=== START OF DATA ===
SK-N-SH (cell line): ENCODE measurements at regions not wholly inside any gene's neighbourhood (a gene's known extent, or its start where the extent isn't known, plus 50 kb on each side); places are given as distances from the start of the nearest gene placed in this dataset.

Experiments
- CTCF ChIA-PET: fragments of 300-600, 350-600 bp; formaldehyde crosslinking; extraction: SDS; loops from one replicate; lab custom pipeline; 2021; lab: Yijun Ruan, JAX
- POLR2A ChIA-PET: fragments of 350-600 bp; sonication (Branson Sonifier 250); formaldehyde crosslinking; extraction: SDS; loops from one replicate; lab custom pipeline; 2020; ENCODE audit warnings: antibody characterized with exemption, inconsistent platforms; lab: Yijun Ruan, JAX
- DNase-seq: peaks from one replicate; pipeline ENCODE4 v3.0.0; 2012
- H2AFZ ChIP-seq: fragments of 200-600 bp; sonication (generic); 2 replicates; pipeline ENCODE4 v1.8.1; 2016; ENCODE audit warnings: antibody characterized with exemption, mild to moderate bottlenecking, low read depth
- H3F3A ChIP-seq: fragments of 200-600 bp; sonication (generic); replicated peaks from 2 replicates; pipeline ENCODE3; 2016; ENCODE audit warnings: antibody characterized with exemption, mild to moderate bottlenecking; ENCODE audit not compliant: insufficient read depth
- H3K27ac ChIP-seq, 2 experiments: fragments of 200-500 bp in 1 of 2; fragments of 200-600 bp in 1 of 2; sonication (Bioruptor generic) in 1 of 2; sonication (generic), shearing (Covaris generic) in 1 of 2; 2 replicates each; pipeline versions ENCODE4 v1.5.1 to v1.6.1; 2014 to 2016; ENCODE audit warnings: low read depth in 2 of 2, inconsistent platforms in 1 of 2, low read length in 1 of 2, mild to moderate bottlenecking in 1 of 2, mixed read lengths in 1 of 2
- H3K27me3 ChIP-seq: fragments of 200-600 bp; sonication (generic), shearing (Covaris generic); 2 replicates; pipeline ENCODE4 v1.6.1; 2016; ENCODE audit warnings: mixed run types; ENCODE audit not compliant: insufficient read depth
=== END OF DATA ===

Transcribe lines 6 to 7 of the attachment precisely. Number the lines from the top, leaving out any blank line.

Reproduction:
- H2AFZ ChIP-seq: fragments of 200-600 bp; sonication (generic); 2 replicates; pipeline ENCODE4 v1.8.1; 2016; ENCODE audit warnings: antibody characterized with exemption, mild to moderate bottlenecking, low read depth
- H3F3A ChIP-seq: fragments of 200-600 bp; sonication (generic); replicated peaks from 2 replicates; pipeline ENCODE3; 2016; ENCODE audit warnings: antibody characterized with exemption, mild to moderate bottlenecking; ENCODE audit not compliant: insufficient read depth